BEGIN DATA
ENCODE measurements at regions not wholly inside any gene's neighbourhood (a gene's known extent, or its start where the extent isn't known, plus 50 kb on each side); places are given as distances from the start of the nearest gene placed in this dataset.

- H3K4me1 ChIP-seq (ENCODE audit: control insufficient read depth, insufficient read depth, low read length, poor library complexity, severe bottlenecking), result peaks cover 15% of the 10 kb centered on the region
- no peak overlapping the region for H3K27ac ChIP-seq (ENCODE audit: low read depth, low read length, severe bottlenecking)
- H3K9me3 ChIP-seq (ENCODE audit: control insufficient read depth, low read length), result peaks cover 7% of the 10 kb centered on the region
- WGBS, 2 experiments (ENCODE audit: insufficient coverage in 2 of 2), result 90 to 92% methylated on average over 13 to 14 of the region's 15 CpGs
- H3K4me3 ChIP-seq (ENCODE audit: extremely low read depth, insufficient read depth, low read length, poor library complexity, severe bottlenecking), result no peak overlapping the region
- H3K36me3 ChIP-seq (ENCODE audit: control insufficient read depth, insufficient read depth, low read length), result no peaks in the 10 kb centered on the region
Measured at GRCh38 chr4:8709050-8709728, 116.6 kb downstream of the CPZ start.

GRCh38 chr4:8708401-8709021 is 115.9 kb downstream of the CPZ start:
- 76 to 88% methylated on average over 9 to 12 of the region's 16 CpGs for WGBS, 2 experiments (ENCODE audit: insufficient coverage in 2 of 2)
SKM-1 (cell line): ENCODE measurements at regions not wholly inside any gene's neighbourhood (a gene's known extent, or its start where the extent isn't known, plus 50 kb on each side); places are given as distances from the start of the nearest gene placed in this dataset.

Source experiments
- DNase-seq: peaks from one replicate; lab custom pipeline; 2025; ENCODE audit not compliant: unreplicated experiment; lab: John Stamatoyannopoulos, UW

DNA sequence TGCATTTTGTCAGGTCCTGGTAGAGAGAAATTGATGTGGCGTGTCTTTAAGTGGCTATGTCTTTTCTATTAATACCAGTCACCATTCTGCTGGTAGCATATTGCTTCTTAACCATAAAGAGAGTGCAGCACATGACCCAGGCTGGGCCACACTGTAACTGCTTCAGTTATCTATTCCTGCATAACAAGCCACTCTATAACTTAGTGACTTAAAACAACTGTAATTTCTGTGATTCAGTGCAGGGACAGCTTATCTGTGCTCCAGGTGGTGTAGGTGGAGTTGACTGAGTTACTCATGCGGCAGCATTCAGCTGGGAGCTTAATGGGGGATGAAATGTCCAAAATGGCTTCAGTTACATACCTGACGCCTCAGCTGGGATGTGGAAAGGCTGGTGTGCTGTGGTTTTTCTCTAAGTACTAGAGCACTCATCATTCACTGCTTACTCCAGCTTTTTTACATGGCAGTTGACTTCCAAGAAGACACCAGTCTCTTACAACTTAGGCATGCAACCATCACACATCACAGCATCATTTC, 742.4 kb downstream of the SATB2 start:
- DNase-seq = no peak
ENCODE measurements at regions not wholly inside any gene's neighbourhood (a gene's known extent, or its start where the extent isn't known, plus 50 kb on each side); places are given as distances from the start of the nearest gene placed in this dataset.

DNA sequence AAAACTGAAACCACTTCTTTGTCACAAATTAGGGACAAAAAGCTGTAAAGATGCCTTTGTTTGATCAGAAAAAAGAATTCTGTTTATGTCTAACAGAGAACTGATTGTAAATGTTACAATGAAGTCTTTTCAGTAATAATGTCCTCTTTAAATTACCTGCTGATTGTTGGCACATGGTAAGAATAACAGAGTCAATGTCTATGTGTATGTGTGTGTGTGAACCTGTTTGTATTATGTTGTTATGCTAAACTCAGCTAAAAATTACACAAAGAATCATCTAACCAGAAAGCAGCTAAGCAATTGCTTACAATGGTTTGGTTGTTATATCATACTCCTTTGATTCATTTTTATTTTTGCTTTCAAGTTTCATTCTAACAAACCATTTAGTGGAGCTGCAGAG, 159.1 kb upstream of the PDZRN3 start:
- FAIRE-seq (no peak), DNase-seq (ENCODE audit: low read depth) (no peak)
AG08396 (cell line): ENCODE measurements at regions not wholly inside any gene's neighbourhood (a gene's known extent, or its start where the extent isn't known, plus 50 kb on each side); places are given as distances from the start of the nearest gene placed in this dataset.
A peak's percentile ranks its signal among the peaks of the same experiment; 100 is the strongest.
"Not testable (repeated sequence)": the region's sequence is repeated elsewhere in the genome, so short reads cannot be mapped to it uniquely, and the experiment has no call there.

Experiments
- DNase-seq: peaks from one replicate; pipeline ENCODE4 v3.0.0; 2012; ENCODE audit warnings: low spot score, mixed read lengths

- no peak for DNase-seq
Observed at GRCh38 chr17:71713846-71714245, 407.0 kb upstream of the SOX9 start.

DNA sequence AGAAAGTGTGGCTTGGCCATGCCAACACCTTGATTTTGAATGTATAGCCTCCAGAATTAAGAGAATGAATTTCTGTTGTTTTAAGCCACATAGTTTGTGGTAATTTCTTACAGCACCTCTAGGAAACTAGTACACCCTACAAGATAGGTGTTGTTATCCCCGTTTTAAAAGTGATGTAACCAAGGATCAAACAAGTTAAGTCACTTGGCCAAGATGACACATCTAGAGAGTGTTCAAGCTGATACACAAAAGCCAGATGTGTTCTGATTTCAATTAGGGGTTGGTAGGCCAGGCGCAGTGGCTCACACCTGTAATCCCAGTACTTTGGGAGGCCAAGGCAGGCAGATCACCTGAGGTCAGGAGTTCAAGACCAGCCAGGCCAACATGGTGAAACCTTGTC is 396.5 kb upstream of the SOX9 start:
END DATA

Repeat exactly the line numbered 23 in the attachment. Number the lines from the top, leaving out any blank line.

- DNase-seq: peaks from one replicate; pipeline ENCODE4 v3.0.0; 2012; ENCODE audit warnings: low spot score, mixed read lengths